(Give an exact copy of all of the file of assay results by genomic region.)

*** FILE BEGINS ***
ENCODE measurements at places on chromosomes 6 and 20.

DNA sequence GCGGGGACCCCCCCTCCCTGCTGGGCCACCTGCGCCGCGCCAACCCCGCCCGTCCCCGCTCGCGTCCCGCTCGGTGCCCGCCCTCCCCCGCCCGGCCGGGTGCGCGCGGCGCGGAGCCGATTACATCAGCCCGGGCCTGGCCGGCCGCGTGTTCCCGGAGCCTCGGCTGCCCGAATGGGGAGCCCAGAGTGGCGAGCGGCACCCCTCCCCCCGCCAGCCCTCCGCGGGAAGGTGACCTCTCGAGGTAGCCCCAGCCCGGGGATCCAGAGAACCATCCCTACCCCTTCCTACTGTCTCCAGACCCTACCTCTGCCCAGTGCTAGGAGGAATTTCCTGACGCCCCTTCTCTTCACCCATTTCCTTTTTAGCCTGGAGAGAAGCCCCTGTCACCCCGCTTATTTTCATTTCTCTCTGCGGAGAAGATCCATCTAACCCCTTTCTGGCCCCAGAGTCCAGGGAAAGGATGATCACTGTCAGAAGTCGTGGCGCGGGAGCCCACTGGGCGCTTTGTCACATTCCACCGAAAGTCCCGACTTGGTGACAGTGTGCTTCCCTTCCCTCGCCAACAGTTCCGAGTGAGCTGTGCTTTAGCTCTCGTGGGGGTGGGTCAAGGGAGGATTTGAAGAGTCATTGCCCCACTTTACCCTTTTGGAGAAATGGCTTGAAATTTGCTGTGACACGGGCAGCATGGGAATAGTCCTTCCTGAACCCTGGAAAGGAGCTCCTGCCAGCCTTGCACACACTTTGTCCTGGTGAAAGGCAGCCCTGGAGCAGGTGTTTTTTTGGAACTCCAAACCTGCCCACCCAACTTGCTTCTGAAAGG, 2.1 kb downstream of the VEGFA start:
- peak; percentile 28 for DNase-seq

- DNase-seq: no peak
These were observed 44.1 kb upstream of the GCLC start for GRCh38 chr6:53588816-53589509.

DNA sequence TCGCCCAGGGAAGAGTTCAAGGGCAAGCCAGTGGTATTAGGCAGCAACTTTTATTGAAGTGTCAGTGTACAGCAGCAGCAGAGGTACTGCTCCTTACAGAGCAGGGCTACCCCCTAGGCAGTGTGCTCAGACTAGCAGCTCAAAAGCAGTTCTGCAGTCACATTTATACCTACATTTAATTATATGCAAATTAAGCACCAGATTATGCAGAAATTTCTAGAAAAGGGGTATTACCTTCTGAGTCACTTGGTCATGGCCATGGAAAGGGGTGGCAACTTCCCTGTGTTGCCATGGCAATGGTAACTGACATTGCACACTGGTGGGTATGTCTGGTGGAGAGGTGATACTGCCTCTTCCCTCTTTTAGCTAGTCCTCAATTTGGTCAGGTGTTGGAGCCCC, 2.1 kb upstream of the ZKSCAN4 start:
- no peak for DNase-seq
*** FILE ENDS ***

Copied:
ENCODE measurements at places on chromosomes 6 and 20.

DNA sequence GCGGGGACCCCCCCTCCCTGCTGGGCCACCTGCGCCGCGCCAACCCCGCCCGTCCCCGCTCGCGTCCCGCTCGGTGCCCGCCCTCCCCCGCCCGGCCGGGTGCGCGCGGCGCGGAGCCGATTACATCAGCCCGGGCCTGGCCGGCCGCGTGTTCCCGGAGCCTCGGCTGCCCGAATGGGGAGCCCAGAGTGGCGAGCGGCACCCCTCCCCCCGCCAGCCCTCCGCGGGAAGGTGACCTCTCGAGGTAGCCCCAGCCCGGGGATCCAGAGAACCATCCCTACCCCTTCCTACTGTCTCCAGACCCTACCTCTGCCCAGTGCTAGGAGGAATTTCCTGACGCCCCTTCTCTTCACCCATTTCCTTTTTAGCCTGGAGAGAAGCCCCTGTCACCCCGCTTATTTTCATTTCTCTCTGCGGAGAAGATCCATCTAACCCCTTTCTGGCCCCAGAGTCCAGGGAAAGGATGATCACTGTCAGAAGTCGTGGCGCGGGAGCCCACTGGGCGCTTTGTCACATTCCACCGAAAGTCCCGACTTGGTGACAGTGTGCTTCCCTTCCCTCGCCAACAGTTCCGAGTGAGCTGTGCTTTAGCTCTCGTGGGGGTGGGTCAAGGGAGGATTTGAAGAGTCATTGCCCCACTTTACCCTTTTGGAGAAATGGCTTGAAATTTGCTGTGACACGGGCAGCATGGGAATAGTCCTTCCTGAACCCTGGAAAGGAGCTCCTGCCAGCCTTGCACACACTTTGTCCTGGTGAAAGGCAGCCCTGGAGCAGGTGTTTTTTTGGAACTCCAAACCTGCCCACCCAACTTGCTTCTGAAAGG, 2.1 kb downstream of the VEGFA start:
- peak; percentile 28 for DNase-seq

- DNase-seq: no peak
These were observed 44.1 kb upstream of the GCLC start for GRCh38 chr6:53588816-53589509.

DNA sequence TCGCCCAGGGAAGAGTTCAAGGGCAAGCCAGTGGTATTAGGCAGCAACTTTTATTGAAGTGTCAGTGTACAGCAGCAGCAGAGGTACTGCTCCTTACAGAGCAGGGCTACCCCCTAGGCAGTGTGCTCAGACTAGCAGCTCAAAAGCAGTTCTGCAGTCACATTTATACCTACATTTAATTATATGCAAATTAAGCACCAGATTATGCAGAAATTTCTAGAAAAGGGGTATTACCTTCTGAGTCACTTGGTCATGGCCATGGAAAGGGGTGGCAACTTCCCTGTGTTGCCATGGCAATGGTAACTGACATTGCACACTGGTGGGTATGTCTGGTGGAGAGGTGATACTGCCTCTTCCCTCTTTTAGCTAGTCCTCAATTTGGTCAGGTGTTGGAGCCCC, 2.1 kb upstream of the ZKSCAN4 start:
- no peak for DNase-seq